4. @Michelle: No shame at all! There are plenty of classics I've never read! If you've seen any of the Austen films/miniseries, I think you could easily get into the volume, too -- there's sort of a pop cultural understanding of Austen out there, I think that imbues all these stories.

    @Melissa: Thank you -- enjoy it. Can't wait to see what stories you enjoy! There's a few Persuasion inspired ones that made me very happy!

    @Anne: Thanks for popping by -- I was so pleasantly surprised by the range of stories and focus -- really enjoyable!

    ReplyDelete
  5. What a fun idea! Usually I stay away from Austen sequels simply because there are so many out there both good and terrible. I like that this collection contains a decent mix of sequels and contemporaries which would keep me interested. I might just have to give this one a try.

    ReplyDelete
  6. I'm so glad to see you enjoyed it. I love P&P but not as much as Persuasion, so I was glad to see so much variety in the stories.

    ReplyDelete
  7. I'm planning to read my way through Austen next year, and this story collection intrigues me. I tend to enjoy thematic collections, but I think I'll wait until I've read all of her novels first (I'm slow to the party, I know!)

    ReplyDelete
  8. Oh, I am so glad that you liked this one! I have had my eye on it for some time now, and am excited about getting the chance to read it one day. It sounds like it's perfect to dip in and out of, and I loved reading your thoughts on it. Thanks for the great giveaway as well!

    ReplyDelete
  9. I am afraid this one wouldn't be for me! I positively LOATHE Austen spinoffs and sequels, and it really bothers me that so many authors can't come up with their own material but just farm another writer's works without really doing anything new with it. I guess I just see it as fan fiction, which I guess it's harmless enough to write, but I don't think it should be published. I know I'm in the minority on this, but I'll be staying away from this one!

    ReplyDelete
  10. Your review is so much more awesome than mine was :)

    ReplyDelete
  11. @Jenna: This is a great starter collection then -- many of the authors featured in this book have written full-length sequels and spinoffs and you can get a sense of each author's style.

    @Anna: The variety was wonderful! I shouldn't have been surprised, since I think Nattress does a lovely job on her blog.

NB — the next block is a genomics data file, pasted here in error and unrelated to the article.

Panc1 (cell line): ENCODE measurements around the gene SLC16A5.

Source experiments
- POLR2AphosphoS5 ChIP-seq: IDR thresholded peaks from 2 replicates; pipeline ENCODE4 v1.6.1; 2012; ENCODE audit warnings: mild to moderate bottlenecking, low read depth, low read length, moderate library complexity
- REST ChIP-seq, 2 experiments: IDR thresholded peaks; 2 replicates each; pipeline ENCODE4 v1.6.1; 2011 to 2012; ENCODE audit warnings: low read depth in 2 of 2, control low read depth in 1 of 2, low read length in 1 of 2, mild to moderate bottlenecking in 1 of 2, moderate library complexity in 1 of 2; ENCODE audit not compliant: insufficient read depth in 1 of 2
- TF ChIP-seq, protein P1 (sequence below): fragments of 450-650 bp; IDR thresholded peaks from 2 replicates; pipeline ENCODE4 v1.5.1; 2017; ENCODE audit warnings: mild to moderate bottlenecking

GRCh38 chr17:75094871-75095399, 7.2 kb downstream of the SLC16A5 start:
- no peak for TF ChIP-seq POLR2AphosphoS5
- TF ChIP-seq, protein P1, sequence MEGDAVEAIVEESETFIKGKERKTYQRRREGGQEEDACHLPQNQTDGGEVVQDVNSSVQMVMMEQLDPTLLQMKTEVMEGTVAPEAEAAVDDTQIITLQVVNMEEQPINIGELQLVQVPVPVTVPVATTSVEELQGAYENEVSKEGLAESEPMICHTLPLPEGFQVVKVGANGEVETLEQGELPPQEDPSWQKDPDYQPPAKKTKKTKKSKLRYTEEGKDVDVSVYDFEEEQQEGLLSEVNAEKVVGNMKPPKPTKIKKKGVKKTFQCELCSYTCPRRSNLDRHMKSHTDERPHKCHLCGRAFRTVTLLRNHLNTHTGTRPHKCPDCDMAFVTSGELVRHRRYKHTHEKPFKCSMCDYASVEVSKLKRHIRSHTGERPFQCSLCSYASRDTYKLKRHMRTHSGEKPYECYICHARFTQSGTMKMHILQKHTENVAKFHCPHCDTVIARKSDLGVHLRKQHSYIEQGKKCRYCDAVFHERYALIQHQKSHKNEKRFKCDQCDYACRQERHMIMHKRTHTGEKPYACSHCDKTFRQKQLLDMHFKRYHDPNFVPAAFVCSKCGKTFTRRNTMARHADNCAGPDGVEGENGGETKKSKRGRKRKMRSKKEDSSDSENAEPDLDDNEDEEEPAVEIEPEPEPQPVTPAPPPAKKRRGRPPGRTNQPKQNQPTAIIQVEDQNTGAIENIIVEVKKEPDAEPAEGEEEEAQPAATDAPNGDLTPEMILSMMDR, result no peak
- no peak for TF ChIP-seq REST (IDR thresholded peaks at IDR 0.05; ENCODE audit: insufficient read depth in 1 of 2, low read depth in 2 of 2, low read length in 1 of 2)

@Carrie: Such fun -- I can't wait to see what you think of Austen's works!

    @Heather: It is exactly dip-in-dip-out-able -- it was my after dinner treat each night for about a week.

    @Steph: It's totally fan fiction. And I so understand what you mean -- weirdly enough, despite my love for Austen-spinoffs and sequels, I get wicked cranky when I see other authors being used in the same fashion (hands off my Brontes and Alcott!). I'm not swoon-y for Austen the way I am for Alcott or the Brontes, I guess -- it doesn't bother me so much.

    @Blodeuedd: Awww! Thank you -- but it's no contest -- I just read your review and appreciated your honest assessment of each story! I was back-and-forth about doing so but wasn't sure it'd be that interesting. You and I agreed on a lot of the stories (I'm going to be commenting on your blog about which ones!). :)

    ReplyDelete
  12. I love all things Jane Austen! I'd love to read this. Short stories sounds interesting.

    Margaret
    singitm@hotmail.com

    ReplyDelete
  13. I've been waiting on your reaction to this collection, and I'm glad that you enjoyed it...however, I may have to disown you since P&P is your least favorite Austen novel! I would have kept you around if you said it merely wasn't your favorite! :( I'm kidding. To each her own, I say. I still have not read Persuasion, and S&S is my least favorite, though I'm told to read Mansfield Park before deciding.

    ReplyDelete
  14. I'm with you about Austen: I liked P&P but feel S&S is a better novel, sadly neglected by teachers/colleges/etc. I usually stay away from the redux of literature (Abraham Lincoln: Vampire Hunter, Pride and Prejudice and Zombies) but this seems more along my lines. Thanks for the review!

    ReplyDelete
  15. Thanks bunches for the giveaway! :)

    ReplyDelete
  16. @ Michelle - Never too late to start!
    @ Steph - These books seem to be divided into the contemporary Austen-inspired, the very good historicals and the historical romances (with Darcy in the title usually). I like the second group best and of those the best are 'Lady Vernon and Her Daughter' (from Lady Susan) and 'A Match for Mary Bennet' (sequel to P&P) In fact the Lady Vernon authors wrote the best story in the anthology - What Would Austen Do? which IS a contemporary YA but LOL funny.

    ReplyDelete
  17. Like so many others Jane Austin books read in junior high school are one reason I love to read. Would love to read this. Thanks for the giveaway

    ReplyDelete
  18. Sounds like a great read. :) Thanks for the opportunity.

    ReplyDelete